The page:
Computer crashes are not the only threat to military and civilian systems come 2000. Air Force experts and other government scientists have concluded that violent electromagnetic space storms will wreak havoc on systems at about the same time unfixed date code fails.

“We’re going to have a huge storm [about] Jan. 1, 2000, so people won’t know what to blame it on,” said Ernie Hildner, director of the National Oceanic and Atmospheric Administration’s Space Environment Center in Boulder, Colo. The center’s Space Weather Operations, operated by NOAA and the Air Force, issues extraterrestrial event alerts to government and industry scientists hourly, much as the National Hurricane Center issues tropical storm or hurricane alerts.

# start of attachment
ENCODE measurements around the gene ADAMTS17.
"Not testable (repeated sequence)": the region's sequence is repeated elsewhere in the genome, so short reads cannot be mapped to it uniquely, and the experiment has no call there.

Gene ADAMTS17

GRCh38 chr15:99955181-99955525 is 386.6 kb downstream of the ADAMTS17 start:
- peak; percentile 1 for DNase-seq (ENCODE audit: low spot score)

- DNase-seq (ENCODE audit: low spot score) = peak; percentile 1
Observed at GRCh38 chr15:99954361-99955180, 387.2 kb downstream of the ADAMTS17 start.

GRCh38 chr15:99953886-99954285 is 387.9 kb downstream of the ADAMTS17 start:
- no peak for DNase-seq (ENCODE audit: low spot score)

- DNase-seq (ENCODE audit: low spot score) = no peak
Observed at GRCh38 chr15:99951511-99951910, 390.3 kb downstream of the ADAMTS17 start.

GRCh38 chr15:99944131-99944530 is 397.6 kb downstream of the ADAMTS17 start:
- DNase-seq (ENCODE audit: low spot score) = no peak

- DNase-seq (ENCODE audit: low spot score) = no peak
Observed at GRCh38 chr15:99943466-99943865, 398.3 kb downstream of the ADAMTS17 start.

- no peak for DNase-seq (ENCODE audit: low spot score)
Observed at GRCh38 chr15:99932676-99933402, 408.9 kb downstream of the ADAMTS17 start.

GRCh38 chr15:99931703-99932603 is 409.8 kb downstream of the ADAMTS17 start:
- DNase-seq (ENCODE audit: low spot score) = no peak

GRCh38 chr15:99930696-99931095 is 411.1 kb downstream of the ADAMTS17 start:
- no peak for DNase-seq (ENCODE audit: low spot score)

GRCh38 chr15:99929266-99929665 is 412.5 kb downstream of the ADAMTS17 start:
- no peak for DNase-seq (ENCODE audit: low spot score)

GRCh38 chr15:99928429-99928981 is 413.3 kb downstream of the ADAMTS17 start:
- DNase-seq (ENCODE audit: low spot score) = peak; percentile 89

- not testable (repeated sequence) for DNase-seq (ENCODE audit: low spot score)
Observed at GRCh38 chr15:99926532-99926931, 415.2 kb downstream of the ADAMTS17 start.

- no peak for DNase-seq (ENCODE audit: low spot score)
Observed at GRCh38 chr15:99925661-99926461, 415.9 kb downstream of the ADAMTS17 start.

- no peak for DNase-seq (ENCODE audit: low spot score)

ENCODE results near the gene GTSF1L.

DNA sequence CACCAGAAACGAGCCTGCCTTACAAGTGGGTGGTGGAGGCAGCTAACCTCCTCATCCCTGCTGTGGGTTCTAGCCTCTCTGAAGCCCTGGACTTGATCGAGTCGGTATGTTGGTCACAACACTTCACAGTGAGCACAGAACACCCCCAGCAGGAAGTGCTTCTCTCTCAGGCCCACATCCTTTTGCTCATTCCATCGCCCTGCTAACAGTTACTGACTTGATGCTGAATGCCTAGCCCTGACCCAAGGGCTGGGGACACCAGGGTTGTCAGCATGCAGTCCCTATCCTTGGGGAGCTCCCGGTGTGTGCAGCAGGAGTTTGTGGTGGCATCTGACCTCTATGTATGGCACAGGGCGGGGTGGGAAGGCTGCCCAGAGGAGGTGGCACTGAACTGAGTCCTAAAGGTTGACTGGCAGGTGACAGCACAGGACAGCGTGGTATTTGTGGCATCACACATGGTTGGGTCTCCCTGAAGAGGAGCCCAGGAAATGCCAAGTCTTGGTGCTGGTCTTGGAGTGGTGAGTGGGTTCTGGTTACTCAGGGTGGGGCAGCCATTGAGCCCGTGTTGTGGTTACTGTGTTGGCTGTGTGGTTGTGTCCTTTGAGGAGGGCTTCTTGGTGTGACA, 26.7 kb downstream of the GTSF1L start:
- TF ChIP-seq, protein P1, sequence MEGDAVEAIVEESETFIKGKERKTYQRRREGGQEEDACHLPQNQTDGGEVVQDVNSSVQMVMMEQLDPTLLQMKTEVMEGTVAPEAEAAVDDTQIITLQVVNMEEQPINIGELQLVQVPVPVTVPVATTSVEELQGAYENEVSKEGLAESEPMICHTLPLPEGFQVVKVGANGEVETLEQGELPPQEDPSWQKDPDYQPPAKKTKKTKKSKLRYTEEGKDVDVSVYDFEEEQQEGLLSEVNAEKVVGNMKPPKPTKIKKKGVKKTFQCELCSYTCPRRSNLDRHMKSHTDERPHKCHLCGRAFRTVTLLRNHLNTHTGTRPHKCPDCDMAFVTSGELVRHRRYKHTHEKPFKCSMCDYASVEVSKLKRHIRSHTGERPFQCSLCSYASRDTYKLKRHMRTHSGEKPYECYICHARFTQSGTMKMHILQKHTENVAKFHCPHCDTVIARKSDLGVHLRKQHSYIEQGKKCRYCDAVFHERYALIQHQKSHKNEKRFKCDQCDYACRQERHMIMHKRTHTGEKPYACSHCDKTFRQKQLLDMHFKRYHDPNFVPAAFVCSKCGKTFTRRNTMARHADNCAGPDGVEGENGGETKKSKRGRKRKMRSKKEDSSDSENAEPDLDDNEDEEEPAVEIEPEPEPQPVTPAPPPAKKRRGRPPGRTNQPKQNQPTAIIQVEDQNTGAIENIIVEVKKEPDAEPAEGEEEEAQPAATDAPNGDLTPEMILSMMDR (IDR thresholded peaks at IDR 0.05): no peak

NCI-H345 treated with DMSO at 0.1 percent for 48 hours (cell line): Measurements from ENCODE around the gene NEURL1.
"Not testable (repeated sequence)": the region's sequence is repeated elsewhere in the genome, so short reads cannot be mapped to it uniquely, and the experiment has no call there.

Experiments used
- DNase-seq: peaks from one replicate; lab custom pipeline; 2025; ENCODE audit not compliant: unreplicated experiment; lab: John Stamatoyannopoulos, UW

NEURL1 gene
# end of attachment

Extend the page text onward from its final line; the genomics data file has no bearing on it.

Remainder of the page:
Solar and geomagnetic events such as ion bombardments and explosions on the surface of the sun can damage or knock out satellite transmissions, hamper navigation systems, cut electric power and bring down telephone systems.

Unlike the year 2000 problem, space weather is a natural phenomenon that occurs in 11-year cycles. During the cycles, powerful geomagnetic storms generated by the sun spew bursts of high-energy particles and clouds of ionized gas that can damage satellites and affect the Earth’s magnetic field.

Sunspots, flares, filaments, coronal holes and mass ejections emanating from the sun throw off bursts of electromagnetic particles, radiation and solar wind. Geomagnetic storms occur when blasts of solar wind bend and stretch the Earth’s magnetic field.

The latest solar cycle—Cycle 23—is expected to reach its maximum strength around 2000, far surpassing the strength of its predecessor, Hildner said.

Geomagnetically induced current from space weather can be picked up by power lines and disable transformers, Hildner said. Solar Cycle 22 in 1989, for instance, left more than 6 million people in Quebec, Canada, without electric power for 12 hours, he said.